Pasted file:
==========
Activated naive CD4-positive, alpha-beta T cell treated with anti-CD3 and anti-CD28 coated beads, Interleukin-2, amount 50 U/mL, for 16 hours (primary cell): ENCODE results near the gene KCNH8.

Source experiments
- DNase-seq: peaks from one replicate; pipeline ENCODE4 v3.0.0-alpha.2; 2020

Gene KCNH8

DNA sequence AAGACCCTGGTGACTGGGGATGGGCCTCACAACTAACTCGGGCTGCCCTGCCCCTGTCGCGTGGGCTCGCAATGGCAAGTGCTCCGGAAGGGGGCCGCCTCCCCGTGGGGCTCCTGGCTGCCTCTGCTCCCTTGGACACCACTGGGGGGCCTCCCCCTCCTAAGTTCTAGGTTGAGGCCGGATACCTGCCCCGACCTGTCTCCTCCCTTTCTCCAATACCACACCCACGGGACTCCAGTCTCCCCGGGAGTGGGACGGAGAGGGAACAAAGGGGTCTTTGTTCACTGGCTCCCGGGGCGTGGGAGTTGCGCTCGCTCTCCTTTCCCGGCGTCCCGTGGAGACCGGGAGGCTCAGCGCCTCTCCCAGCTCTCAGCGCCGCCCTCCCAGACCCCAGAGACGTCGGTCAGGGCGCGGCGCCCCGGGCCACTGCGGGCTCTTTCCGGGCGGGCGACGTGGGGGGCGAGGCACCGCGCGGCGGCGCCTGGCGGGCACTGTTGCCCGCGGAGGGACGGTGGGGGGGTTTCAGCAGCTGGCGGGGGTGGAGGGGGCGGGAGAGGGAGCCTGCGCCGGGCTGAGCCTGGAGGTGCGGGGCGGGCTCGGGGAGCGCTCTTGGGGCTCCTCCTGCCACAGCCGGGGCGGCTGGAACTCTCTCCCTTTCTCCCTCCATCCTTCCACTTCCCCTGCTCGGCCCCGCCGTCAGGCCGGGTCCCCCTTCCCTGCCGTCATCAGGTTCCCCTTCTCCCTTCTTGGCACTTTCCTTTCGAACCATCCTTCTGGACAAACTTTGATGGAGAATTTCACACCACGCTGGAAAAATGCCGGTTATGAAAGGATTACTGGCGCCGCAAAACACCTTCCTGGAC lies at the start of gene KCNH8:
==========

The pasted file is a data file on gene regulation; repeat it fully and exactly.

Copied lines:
Activated naive CD4-positive, alpha-beta T cell treated with anti-CD3 and anti-CD28 coated beads, Interleukin-2, amount 50 U/mL, for 16 hours (primary cell): ENCODE results near the gene KCNH8.

Source experiments
- DNase-seq: peaks from one replicate; pipeline ENCODE4 v3.0.0-alpha.2; 2020

Gene KCNH8

DNA sequence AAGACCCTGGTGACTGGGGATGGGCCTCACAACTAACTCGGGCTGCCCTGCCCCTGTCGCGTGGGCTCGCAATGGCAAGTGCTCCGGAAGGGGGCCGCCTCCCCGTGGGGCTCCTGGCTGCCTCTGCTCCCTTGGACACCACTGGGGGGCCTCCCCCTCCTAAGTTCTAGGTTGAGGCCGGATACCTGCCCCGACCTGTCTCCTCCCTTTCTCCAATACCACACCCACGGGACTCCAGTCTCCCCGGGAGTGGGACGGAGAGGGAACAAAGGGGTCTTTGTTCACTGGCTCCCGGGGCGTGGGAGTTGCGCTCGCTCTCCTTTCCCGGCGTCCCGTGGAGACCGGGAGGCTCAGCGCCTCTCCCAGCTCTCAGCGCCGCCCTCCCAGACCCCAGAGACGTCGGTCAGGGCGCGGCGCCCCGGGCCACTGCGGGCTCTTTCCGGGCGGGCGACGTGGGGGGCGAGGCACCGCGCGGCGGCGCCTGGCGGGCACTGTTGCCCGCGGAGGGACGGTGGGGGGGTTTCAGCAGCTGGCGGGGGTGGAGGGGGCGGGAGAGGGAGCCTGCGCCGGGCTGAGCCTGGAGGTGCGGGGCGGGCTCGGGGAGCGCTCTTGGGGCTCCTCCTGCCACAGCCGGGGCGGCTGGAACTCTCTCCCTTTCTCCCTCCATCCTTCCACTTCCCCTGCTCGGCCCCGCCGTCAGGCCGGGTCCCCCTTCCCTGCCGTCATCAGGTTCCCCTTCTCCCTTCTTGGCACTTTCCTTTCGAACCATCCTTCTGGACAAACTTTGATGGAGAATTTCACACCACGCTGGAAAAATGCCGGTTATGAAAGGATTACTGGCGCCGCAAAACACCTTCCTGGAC lies at the start of gene KCNH8: